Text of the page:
Delving into the past by Chris Hallam.

Seventy years ago, in March 1953, the Soviet leader, Joseph Stalin died. This was a major event. There has even been a film about it, The Death of Stalin (2017). But how did Stalin ever come to power in the first place?

Stalin died of natural causes at the age of 74. An intensely paranoid and insecure man, Stalin had spent much of his life, terrified by the risk of assassination. Thirty years earlier, he had been an underling to Lenin, the man who had brought communism to Russia in the revolution of October 1917. By the early 1920s, Lenin was already in poor health and would, in fact, die himself in January 1924. Who would succeed him? Some thought Stalin, but most people thought the next leader would be a man named Leon Trotsky.

Trotsky had been the founder and commander of the Red Army in the civil war which had followed the Bolshevik (i.e. communist) takeover in Russia. Trotsky’s ‘Reds’ had beaten the anti-communist ‘Whites.’ What was more, Trotsky was seen as a much cleverer and charismatic figure than Stalin, who was widely seen as a dull, unexciting character.

Not everyone liked Trotsky though. Some thought him too clever for his own good. Others distrusted him because until recently he had been a Menshevik, a member of one of the rival political parties in Russia. Others disliked his military ways: they worried he might end up pushing the revolution in a military direction as Napoleon had after he came to power following the French one in 1789. Trotsky always favoured expanding the revolution by aggressively spreading communism overseas. Stalin, in contrast, favoured strengthening communism within Russia. Finally, many Russian Bolsheviks disliked Trotsky simply because he was Jewish. In theory, the Bolsheviks weren’t supposed to be racist in that way. In practice, many of them were.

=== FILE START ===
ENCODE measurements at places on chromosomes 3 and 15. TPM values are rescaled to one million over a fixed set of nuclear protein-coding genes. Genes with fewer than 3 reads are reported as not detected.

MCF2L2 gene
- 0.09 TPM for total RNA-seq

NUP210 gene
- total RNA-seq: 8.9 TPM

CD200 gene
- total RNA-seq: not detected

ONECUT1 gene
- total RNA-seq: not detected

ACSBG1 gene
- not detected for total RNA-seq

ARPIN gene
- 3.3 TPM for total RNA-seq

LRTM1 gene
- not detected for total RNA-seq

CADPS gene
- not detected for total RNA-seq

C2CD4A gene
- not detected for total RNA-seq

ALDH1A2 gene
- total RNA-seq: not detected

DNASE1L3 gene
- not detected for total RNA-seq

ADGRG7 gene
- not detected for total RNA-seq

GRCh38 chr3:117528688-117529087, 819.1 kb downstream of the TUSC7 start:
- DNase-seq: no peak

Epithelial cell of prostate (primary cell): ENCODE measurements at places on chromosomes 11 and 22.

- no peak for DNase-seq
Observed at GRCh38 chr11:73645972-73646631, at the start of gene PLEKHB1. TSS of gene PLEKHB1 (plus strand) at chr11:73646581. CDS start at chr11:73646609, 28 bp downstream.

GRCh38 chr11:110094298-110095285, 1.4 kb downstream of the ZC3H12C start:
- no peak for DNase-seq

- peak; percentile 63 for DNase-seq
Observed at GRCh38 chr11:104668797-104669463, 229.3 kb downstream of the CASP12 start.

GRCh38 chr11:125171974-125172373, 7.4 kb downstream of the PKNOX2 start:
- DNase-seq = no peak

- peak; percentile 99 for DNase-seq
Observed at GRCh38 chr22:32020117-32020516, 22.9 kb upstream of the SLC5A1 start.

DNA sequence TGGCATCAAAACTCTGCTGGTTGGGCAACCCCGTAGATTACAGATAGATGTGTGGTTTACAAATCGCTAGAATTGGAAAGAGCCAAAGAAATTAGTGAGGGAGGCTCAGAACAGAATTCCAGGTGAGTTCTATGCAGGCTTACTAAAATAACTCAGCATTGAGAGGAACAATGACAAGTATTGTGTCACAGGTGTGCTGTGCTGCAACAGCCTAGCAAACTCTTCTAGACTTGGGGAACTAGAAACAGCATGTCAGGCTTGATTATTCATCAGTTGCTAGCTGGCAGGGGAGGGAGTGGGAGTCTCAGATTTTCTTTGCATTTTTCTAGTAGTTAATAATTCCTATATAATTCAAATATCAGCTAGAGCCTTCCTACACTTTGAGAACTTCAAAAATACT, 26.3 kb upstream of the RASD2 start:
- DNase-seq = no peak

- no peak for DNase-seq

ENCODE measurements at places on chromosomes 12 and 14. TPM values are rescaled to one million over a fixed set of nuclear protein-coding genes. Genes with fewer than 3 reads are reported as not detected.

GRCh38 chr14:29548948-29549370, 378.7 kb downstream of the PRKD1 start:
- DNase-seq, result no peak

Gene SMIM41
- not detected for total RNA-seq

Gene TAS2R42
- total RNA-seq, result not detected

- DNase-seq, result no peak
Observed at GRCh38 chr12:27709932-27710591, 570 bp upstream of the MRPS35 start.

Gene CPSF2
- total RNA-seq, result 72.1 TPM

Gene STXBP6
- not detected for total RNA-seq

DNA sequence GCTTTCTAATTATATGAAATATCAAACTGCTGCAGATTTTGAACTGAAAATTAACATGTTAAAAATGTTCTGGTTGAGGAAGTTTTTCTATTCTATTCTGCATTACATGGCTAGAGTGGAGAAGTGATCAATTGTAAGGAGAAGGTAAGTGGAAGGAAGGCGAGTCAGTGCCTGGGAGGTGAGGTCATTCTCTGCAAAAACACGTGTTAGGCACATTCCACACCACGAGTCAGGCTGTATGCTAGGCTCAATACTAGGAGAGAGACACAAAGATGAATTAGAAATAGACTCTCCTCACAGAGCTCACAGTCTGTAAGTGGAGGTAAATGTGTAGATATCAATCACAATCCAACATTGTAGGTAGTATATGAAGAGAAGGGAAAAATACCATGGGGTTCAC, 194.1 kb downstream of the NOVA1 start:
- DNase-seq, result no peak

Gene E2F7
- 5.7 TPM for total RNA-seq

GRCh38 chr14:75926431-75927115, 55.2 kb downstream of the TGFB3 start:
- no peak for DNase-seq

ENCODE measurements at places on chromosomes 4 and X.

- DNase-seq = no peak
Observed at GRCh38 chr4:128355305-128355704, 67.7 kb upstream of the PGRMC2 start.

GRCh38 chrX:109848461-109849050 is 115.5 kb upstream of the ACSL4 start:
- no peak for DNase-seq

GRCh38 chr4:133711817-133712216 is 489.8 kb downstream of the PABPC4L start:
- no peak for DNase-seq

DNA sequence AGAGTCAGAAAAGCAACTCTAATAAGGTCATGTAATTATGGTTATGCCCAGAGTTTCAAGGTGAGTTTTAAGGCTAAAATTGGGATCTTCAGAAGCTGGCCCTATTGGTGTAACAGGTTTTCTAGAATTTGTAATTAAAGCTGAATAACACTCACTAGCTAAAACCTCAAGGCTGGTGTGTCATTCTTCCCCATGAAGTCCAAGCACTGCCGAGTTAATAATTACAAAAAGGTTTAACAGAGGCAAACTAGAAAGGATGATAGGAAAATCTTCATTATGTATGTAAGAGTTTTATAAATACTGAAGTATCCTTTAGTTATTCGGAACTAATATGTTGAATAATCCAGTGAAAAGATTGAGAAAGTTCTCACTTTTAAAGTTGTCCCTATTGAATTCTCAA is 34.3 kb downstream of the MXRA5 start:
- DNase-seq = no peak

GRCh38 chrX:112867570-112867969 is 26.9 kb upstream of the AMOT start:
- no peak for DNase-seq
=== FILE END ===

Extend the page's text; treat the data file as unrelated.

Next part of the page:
Stalin also had control of much of the party’s internal machinery, giving him a major advantage over Trotsky and all his other potential leadership rivals. Ultimately, by the end of the 1920s, Stalin had succeeded in becoming supreme leader of what was now the Soviet Union. Trotsky was driven into exile. He was eventually murdered with an ice pick by a Stalinist agent in Mexico in 1940.

The Stalin years were very hard ones for Soviet Russia. The regime unleashed what became known as the Great Terror. Thousands of people judged to be either ‘saboteurs’ or ‘enemies of the state’ were ‘purged’ from society, often being executed by the NKVD, the dreaded Soviet secret police or were sent away to gulags: brutal forced labour camps in Siberia. At the same time, Stalin pushed

through efforts to modernise the USSR through industrialisation and the collectivization of agriculture. These schemes often led to famines and more deaths.

In 1939, Stalin led the USSR into what became known as The Great Patriotic War i.e. World War II. Initially, Stalin formed an unlikely alliance with Hitler as a result of the Nazi-Soviet Pact signed in August 1939. In July 1941, however, the Nazis launched Operation: Barbarossa, betraying Stalin with a sudden surprise attack on the USSR. Stalin now joined Churchill and Roosevelt on the Allied side fighting against Germany. The fighting on the Eastern Front, particularly during the Battle of Stalingrad was amongst the bloodiest experienced anywhere during the Second World War. in the end, the Soviet forces defeated the Nazis, completely pushing them back. The price of victory was great: 20 million people from the USSR were killed as a result of the war, more than any other single country.

In the years after the war, relation between East and West again as the world descended into the tense global standoff known as the Cold War. This was the state of affairs at the time of Stalin’s death in March 1953.